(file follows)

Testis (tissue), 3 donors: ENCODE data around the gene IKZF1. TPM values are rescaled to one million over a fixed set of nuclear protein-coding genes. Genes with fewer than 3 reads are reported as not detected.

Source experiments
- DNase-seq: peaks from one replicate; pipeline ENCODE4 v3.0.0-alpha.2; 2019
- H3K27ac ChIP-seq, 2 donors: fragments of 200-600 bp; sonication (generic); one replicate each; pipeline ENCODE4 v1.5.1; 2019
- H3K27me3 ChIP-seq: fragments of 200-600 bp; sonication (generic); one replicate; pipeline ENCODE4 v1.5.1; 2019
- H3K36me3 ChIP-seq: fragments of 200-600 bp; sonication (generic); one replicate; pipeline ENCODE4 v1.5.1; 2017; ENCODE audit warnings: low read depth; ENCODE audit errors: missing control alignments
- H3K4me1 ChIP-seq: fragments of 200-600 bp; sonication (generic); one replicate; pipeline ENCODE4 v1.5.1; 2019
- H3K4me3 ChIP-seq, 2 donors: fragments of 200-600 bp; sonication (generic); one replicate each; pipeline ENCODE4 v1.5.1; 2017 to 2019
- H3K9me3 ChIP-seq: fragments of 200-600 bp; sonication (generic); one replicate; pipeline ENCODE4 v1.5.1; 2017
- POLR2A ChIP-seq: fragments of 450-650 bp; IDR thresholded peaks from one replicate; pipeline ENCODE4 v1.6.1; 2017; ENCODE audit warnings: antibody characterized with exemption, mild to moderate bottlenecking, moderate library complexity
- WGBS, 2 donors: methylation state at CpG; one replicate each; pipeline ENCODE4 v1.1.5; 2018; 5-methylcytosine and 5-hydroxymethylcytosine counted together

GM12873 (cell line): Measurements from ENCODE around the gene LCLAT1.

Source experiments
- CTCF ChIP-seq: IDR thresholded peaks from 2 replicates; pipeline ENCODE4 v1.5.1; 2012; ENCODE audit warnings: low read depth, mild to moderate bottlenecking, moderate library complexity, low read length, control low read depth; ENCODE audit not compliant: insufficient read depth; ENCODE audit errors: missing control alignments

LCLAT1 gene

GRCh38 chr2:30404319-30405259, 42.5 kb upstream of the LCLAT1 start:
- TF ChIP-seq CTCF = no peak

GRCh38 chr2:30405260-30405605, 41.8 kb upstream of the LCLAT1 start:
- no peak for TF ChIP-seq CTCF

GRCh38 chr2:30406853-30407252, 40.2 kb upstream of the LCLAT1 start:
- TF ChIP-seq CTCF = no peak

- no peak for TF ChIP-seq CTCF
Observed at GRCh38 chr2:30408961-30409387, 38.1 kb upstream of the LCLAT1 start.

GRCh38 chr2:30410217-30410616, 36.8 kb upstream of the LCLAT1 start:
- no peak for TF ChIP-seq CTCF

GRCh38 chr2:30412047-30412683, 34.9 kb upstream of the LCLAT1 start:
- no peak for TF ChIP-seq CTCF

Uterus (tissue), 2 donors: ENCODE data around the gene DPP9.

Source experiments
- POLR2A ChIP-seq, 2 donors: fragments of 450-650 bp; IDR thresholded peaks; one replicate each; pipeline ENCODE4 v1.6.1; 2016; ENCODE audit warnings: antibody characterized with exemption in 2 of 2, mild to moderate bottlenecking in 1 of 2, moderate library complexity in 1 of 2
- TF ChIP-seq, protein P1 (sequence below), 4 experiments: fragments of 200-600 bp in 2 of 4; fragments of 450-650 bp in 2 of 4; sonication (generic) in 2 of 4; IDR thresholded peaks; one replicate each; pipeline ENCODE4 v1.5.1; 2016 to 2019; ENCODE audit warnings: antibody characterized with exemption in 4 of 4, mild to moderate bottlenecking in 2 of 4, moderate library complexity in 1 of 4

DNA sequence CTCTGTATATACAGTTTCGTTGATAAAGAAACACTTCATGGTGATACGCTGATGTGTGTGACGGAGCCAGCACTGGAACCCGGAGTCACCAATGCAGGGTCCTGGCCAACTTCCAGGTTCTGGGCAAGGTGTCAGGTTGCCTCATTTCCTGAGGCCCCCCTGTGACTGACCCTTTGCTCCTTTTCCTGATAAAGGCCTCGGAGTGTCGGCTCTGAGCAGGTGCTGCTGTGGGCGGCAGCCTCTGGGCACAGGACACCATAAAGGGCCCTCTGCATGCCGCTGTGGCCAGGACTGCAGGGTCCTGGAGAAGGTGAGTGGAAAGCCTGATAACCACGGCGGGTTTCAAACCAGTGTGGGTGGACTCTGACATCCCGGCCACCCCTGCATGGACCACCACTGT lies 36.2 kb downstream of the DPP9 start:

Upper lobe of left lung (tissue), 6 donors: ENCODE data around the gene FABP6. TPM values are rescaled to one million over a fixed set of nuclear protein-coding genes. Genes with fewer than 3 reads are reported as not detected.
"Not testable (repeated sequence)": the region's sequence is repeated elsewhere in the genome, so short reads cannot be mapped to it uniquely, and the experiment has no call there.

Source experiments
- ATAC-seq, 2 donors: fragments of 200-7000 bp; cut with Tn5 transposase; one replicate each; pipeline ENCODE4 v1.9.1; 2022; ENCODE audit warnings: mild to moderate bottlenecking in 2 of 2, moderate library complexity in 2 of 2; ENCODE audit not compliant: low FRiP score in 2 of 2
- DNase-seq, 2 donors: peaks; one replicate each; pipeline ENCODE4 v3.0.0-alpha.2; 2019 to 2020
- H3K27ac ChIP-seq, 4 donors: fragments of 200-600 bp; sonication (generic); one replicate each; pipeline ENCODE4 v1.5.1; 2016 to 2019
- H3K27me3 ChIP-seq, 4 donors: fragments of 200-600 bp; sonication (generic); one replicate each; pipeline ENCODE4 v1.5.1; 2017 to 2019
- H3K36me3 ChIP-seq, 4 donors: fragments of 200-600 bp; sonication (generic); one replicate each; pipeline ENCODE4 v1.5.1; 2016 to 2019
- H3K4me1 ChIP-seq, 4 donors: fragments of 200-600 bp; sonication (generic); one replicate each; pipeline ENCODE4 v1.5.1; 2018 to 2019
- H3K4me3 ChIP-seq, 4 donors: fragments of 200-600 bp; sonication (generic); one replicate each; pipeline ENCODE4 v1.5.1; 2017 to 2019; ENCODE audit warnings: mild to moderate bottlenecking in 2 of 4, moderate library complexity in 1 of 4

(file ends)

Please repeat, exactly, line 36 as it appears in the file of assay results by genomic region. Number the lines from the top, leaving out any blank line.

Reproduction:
- ATAC-seq, 2 donors: fragments of 200-7000 bp; cut with Tn5 transposase; one replicate each; pipeline ENCODE4 v1.9.1; 2022; ENCODE audit warnings: mild to moderate bottlenecking in 2 of 2, moderate library complexity in 2 of 2; ENCODE audit not compliant: low FRiP score in 2 of 2